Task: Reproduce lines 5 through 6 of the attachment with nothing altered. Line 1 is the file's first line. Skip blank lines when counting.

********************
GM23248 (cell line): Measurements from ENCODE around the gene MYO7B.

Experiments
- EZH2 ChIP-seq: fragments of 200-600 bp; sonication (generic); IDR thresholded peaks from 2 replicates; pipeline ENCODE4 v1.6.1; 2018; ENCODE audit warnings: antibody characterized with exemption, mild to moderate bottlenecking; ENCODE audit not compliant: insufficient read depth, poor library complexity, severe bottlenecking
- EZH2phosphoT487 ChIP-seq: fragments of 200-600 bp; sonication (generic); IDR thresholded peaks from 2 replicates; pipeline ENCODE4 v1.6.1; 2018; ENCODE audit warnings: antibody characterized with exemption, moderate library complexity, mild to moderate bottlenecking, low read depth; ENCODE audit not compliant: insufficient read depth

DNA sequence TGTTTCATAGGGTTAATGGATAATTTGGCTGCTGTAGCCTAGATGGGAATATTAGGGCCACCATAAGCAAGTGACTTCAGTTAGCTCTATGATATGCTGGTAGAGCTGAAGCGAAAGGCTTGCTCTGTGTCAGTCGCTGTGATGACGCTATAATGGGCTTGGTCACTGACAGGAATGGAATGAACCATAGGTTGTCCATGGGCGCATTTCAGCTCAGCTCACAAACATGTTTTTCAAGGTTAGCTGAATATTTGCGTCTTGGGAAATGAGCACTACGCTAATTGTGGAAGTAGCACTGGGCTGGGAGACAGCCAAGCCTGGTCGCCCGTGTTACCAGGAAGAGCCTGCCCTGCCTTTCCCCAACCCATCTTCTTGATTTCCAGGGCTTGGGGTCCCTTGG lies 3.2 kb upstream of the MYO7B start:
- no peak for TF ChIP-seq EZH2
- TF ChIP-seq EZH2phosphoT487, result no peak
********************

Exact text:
DNA sequence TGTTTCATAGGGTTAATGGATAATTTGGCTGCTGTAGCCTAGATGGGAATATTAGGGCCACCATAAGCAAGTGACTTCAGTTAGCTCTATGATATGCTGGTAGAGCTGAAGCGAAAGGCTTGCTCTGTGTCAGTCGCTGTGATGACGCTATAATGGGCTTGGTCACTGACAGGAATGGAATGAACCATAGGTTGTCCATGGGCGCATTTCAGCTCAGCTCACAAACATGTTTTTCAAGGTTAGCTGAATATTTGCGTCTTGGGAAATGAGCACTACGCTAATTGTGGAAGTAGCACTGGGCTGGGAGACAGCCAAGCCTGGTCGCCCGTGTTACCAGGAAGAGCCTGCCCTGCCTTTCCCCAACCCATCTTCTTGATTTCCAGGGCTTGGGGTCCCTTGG lies 3.2 kb upstream of the MYO7B start:
- no peak for TF ChIP-seq EZH2